Country of origin
7.92 x 33 mm
Cyclic rate of fire
Practical rate of fire
40 - 100 rpm
Range of effective fire
~ 200 m
By the time
the Nazi conquest of the Soviet Union started to bog down in late
1941 it became apparent the trusty bolt action Karabiner 98k
bolt-action rifle was wilting from the fearsome Communist small
arms arrayed against it.
This distressing selection included the PPS and PPSh-41
submachine guns, the Tokarev SVT-40 semi-automatic rifle, the ultra
reliable Mosin Nagant bolt-action rifle, and even the odd-looking
Degtyaryov DP-28 light machine gun. The Wehrmacht clearly needed a
new small arm and two firms—Walther and Haenel—were contracted with
developing it. Some accounts trace the involvement of both with the
project as early as 1939.
Haenel who succeeded thanks to Hugo Schmeisser’s development team.
Critical to their R&D was designing a weapon that was effective in
engagements within 300 meters. The resulting product was the Mkb 42
that entered low rate production (between 10 000 to 11 833 were
made) and was even field tested in the Eastern Front.
The new “machine carbine” was chambered for the “fat” full
powered 7.92 mm Kurz round developed in 1938 and was unlike anything
produced at the time. It used a stamped steel body buttressed by a
wooden stock and was a gas operated selective fire weapon that
utilized a tilting bolt.
Its performance was further tweaked and the improved MP-43
was soon ready for widespread adoption, except the program was
buried under the Wehrmacht’s chaotic procurement system as the war
turned against the Nazis. It was only in late 1944, on October 22 to
be specific, that Adolf Hitler personally christened the impressive
weapon the Storm Rifle—henceforth named the Sturmgewehr 44 (German
for "Assault Rifle 44") forever after—and it started pouring out
from the factories of Haenel, Walther, Mauser, and Oberndorf-am-Neckar.
Too little, too late. Only 425 977 StG 44’s were made in
total and these weren’t enough to save Germany from defeat. The StG
44 had its own share of faults too. Its futuristic stamped steel
look meant the barrel assembly and foregrip covering it were prone
to overheating. This explained why soldiers using the StG 44 either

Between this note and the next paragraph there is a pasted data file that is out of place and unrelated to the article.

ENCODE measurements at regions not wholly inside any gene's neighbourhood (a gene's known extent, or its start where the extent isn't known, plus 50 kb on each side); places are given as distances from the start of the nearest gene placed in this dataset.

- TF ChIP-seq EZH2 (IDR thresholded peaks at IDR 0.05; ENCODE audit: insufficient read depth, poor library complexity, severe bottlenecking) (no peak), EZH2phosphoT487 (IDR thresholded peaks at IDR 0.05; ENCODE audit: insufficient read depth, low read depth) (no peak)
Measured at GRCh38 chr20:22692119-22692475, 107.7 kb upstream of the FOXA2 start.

wore mittens or gripped its magazine well when firing it.
It had a recoil spring extending to its wooden stock, which
meant any damage to the stock jammed the rifle. Its sighting range
was modest and the rear sight’s location would have been better if
closer to the stock.
Furthermore, its curved 30-round magazine had a faulty spring
and risked dropping from the lower receiver as it emptied of rounds.
But a very unusual feature of the StG 44 was the part of the lower
receiver occupied by the pistol grip could swing out from the
magazine well. This literally opened the rifle and allowed for
efficient cleaning and re-assembly.
The onset of the Cold War buried the StG 44’s reputation,
consigning it to a last ditch oddity that never caught on, even
though the rifle’s form and function had a huge influence on small
arms development in the East and West.
The StG 44’s various parts impacted the most successful
modern rifles ever produced: the
(barrel assembly, front and back sights, magazine), the
(it was originally chambered for the Kurz round), the
(breach and lower receiver), and the
Koch G3 (stock, upper and lower receiver, and pistol grip
although the StG 45 prototype has more in common with the G3).
But even when it was subsumed by the first generation of true
assault rifles the StG 44’s career was far from over. Given its production run
that was close to half a million weapons (425
977 including Mkb 42 and MP-43). In addition to Nazi Germany, the